# Monty Hall Problem Intuition

This summer a friend came over with their 13 years old nephew for a visit. Their nephew mentioned the Monty Hall problem and we talked about it for hours. Eventually I think we found a good intuition to explain the best strategy.

## The problem

A TV show. 3 closed doors. 1 prize.

The flow is:

- The candidate picks a door. That door remains closed.
- The host, who knows where the prize is, opens another door which doesn’t have the prize behind it.
- The candidate is asked which one of the remaining closed doors they want to open. “Stay or switch”.

## The misunderstanding

At the last step, we usually assume that each remaining closed door has an equal chance of having the prize behind it. And probably because of the status quo bias, we usually stay.

But this is wrong. The remaining closed doors don’t have an equal chance. Which is counter-intuitive.

## The intuition

Since it was difficult to convince each other using statistic counting, as we disagreed on what or how to count, I proposed a pragmatic experimental approach.

“Let’s just play say 20 times and count the results, win or loss. For the first
10 rounds we’ll adopt the *stay* strategy. For the subsequent other 10 ones the
*switch* strategy.”

Additionally, in order to distort the probability space and emphasize patterns, let’s also use playing cards and pretend the prize is the ace of spades.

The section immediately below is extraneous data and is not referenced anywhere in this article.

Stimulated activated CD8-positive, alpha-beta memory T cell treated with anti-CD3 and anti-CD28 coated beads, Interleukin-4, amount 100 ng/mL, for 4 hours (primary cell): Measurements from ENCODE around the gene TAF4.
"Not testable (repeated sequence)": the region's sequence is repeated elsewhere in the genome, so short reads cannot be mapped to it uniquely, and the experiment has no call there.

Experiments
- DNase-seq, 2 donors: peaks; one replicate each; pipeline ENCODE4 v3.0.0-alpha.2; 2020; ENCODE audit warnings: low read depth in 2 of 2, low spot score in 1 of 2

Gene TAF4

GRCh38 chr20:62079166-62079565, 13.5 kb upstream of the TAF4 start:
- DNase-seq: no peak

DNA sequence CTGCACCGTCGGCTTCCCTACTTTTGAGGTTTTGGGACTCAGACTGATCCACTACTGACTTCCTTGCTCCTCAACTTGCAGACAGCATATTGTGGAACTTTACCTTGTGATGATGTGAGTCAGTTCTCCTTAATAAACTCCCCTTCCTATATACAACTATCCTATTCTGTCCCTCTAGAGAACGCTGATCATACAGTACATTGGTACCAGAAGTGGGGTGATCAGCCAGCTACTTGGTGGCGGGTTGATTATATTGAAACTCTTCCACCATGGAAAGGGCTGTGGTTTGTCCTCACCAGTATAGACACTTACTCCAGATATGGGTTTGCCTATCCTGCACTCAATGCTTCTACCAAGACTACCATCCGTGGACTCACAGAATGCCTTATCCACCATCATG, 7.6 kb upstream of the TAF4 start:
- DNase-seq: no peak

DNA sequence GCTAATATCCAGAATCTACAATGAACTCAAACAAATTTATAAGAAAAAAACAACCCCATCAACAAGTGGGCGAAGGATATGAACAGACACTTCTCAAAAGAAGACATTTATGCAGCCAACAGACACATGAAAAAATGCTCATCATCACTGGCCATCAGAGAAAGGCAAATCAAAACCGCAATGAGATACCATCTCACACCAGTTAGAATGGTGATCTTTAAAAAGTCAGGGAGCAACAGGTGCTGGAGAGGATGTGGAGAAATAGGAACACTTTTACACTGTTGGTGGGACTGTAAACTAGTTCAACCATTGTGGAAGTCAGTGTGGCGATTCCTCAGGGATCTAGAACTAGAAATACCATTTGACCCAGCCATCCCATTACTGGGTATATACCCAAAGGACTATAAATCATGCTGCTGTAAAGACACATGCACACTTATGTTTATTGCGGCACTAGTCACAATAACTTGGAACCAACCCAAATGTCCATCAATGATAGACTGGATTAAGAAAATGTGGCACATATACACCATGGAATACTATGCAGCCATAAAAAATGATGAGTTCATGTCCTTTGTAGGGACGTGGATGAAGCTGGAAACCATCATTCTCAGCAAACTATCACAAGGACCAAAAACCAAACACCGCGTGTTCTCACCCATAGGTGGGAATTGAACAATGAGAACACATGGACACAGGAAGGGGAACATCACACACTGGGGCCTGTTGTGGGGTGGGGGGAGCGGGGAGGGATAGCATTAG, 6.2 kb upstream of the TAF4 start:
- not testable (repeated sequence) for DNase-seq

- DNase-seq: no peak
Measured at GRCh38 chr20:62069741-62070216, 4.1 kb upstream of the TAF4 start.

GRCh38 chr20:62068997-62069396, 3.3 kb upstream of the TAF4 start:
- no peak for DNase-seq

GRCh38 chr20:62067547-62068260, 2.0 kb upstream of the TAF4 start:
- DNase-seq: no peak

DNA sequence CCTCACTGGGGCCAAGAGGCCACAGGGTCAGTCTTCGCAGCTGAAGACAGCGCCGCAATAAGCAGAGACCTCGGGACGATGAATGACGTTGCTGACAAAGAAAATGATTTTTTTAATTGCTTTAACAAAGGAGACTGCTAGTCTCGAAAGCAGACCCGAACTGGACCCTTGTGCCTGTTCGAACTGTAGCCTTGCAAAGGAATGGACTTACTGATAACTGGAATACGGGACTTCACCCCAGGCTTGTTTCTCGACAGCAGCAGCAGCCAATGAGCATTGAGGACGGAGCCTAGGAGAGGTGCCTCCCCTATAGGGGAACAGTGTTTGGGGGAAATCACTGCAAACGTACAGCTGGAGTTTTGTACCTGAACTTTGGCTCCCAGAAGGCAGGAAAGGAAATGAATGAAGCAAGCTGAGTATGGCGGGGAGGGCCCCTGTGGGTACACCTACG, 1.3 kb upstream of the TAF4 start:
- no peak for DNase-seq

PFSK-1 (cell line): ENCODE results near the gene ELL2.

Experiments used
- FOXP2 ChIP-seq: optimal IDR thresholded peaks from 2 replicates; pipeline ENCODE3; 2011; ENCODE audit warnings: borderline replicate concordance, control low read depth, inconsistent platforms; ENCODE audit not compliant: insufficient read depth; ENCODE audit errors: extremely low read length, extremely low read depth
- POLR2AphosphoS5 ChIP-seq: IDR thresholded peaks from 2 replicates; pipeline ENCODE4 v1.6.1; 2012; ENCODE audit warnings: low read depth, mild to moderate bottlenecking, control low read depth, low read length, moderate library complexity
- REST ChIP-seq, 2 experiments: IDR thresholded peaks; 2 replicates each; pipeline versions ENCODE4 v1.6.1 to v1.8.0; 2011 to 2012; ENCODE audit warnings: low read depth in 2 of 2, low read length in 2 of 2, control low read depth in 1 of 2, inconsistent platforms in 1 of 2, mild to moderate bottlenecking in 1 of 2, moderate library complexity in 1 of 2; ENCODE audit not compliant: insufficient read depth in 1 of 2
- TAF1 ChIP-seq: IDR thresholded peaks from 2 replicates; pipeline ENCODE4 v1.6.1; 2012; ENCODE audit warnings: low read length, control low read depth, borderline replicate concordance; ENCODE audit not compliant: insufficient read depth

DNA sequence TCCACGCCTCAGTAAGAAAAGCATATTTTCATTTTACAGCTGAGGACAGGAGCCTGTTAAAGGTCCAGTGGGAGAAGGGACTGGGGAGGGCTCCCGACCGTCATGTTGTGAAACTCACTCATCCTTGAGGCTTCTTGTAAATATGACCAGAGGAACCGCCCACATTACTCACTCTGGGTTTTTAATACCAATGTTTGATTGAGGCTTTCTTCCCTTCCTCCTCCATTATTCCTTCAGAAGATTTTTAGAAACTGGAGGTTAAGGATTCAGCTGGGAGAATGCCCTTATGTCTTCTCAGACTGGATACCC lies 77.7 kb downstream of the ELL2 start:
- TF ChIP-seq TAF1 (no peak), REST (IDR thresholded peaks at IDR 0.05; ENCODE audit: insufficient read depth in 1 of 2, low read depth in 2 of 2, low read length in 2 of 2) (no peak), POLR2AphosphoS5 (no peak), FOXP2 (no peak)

Ok so let’s play! First round. Strategy is going to be “always stay”.

- The candidate picks a card out of 52 and they keeps it covered.
- The host, who knows where the ace of spades is, would then uncover all cards except one.
- But since your strategy is “always stay”, it actually doesn’t matter what the host does, and you can uncover your card right away.

It appears clearly here that the “always stay” strategy leads to a 1/52 chance of picking the ace of spades.

How about the “always switch” strategy?

- The candidate picks a card out of 52 and keeps it covered.
- The host, who knows where the ace of spades is, uncovers all the remaining cards except one.
- Since our strategy is “always switch”, The candidate gives up their initial pick, and the host uncovers the last card.

With this strategy, what is the chance of the candidate picking the ace of spades? This is more tricky to answer.

One way to look at it is this: since there are 2 uncovered cards, one being the ace of spades, the probability is 1/2.

Another way to look at it is this:

- Step 1: The candidate has a 1/52 chance to win at this step. And
**there is a 51/52 probability that the ace of spade is in the host’s heap**. - Step 2: After reducing the host’s heap, there is thus a much higher probability (51/52) that the last uncovered card is the ace of spades.

Yes, we didn’t end up actually counting the results and playing all 20 rounds. But the couple of runs corroborated the theory.

## Interpretation

So there is this illusion that, after the second step (after the space reduction), there would be a 1/2 chance of winning. Meaning that it doesn’t matter which card the candidate picks.

Whereas, in fact, the candidate is not picking a second time! The question at step 2 really is: which card is most probably the ace of spades: the one the candidate picked initially (“stay”) or the last one in the host’s heap (“switch”)?

This post was kindly reviewed by Léon.